Learn Important Probate Essentials, including key things that go wrong in an estate, how to prevent them, and what to do if they happen.
Does the Personal Representative get to do whatever they would like? Can they choose to keep property that should be a part of the estate? What are the red flags to look out for? We will answer these questions and more in this post.
My name is Erik Broel, and I am the founder and CEO of Georgia Probate Law Group. At our firm, we help families who have lost a loved one navigate the complex and confusing legal process so they can make sure the estate is handled properly and their loved one’s memory is honored. Everything discussed in this post is for general information and is not legal advice – for specific information about your situation, please go here to request a complimentary consultation with one of our inheritance lawyers.
When a Personal Representative is appointed by the Probate Court, they take an oath to do the right thing and treat everyone fairly. Although a Personal Representative is given a lot of authority to handle the estate, the position does not give the Personal Representative permission to do whatever they want. They still must follow the law. If there is a will, they still must also follow the terms of the will. If there is not a will, they must follow the intestacy laws of GA.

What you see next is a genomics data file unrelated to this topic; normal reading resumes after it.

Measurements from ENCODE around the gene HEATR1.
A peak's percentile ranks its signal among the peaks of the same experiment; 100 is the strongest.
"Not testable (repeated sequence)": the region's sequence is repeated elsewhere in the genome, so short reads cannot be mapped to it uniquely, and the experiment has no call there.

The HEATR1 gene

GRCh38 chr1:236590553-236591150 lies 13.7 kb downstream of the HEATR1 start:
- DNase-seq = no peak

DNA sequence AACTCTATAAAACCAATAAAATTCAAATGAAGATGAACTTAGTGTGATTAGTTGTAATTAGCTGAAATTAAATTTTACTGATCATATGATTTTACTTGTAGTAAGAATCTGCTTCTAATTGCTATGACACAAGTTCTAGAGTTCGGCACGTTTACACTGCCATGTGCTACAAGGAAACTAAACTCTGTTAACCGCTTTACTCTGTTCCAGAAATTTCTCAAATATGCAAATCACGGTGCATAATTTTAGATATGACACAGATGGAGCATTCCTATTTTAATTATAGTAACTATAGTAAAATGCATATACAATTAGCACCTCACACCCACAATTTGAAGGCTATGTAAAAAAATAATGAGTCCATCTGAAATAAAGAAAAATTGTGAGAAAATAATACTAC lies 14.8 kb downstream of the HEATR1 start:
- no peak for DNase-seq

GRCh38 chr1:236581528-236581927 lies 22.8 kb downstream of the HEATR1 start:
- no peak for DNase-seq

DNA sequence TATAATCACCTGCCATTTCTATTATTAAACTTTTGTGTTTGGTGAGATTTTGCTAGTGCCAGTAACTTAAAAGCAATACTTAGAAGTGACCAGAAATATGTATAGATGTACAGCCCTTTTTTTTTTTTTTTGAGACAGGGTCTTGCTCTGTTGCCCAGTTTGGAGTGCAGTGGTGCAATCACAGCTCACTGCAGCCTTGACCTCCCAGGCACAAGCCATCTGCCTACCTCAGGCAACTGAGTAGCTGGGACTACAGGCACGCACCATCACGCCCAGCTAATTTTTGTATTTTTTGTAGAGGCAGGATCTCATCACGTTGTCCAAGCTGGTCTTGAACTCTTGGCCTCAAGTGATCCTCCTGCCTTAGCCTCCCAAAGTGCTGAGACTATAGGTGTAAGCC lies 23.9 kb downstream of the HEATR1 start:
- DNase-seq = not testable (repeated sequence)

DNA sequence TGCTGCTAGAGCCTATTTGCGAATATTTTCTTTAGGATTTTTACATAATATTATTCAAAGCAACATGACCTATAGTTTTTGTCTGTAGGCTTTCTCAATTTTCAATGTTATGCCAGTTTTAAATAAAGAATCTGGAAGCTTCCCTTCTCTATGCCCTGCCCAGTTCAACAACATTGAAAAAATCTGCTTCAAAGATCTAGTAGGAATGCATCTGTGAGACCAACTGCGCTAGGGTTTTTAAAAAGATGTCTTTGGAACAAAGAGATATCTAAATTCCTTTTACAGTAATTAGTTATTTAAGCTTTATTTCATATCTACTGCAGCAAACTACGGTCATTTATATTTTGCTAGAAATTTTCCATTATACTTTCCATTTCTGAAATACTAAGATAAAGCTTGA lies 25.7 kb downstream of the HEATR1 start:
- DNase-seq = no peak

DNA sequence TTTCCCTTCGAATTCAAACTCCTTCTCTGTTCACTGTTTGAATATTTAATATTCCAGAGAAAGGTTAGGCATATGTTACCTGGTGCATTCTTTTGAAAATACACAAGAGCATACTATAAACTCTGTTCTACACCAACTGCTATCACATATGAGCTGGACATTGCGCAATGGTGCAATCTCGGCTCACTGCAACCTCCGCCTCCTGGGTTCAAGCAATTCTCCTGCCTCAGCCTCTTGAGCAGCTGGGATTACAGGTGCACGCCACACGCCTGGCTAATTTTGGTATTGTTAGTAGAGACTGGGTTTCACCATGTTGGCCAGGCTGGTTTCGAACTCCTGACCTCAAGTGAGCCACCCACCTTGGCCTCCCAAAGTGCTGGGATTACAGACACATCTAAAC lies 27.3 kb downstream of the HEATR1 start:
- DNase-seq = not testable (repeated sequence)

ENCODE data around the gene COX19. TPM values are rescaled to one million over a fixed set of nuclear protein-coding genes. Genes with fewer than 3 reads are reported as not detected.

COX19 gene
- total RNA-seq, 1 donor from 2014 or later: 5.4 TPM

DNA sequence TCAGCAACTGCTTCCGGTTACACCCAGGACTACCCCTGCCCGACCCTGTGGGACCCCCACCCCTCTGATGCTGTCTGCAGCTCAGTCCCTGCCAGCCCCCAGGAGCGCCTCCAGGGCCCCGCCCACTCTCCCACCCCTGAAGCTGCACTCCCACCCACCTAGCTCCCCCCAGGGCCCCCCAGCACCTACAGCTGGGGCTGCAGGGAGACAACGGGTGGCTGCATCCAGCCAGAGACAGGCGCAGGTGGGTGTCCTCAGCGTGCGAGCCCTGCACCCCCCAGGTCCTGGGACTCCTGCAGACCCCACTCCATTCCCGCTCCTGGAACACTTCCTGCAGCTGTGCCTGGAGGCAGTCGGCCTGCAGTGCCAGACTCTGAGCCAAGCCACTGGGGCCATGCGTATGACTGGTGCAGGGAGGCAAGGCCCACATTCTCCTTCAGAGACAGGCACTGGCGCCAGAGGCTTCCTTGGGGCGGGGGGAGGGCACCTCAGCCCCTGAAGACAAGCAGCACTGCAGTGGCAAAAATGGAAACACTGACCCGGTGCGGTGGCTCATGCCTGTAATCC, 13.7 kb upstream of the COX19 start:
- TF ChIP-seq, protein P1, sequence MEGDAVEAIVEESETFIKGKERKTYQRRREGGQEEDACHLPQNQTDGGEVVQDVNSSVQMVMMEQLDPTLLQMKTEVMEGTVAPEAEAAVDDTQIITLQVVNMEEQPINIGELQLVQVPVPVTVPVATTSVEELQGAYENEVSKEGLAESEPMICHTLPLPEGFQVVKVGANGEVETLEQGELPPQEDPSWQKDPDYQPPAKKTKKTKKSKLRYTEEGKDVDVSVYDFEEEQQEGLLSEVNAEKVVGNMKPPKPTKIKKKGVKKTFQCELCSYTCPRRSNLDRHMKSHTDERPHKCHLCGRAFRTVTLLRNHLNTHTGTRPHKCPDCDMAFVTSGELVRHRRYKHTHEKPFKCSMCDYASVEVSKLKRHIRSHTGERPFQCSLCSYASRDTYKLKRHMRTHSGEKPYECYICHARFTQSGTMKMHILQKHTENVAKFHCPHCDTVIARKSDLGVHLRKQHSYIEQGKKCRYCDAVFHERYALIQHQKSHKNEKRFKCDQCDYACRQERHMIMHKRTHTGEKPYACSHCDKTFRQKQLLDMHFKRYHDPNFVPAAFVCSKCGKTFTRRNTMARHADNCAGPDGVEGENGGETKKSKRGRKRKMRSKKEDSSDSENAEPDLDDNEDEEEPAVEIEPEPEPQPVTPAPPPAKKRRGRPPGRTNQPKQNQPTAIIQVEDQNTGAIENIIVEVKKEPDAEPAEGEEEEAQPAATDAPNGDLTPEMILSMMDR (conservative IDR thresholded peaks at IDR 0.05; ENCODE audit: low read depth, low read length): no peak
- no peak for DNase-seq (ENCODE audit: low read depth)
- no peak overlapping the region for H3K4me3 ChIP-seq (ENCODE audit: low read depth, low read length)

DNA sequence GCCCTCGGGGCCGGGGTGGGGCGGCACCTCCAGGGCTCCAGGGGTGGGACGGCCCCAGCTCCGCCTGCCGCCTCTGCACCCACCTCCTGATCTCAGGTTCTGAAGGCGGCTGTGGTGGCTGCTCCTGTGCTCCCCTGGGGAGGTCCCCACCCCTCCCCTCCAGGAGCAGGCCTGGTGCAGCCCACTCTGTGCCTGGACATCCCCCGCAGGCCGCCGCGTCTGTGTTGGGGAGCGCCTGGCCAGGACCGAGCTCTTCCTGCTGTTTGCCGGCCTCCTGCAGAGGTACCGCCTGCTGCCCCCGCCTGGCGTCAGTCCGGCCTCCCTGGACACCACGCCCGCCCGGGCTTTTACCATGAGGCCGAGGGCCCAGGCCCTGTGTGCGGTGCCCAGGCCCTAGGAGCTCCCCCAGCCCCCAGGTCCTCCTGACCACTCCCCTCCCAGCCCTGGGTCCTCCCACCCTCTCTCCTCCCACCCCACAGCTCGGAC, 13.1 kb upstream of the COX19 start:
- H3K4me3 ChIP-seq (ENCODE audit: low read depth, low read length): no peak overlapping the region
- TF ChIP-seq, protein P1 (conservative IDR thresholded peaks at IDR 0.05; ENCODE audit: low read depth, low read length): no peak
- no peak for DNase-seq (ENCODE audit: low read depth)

If a Personal Representative is taking items from the estate for their own personal gain, this is a big red flag. That type of behavior is often called self-dealing, which is likely a breach of the Personal Representative’s fiduciary duty to the estate, heirs, and beneficiaries. So, if you see the Personal Representative taking estate property, you need to act now.
Whether our team would recommend to start with opening the lines of communication or with a more aggressive strategy will depend on the situation in your case. Either way, there are options available and consequences that can be imposed upon a Personal Representative that engages in self-dealing. If you are in this situation, please request a consultation with our office for additional help.
For more information about this and other probate topics, please go to GPLG.com/Handbook to download a complimentary copy of our Georgia. Probate Handbook. You’ll learn the key things that go wrong in an estate, how to prevent them, and what to do if they happen.
You also can reach out to our office at (770) 796-4582 to set up a consultation.
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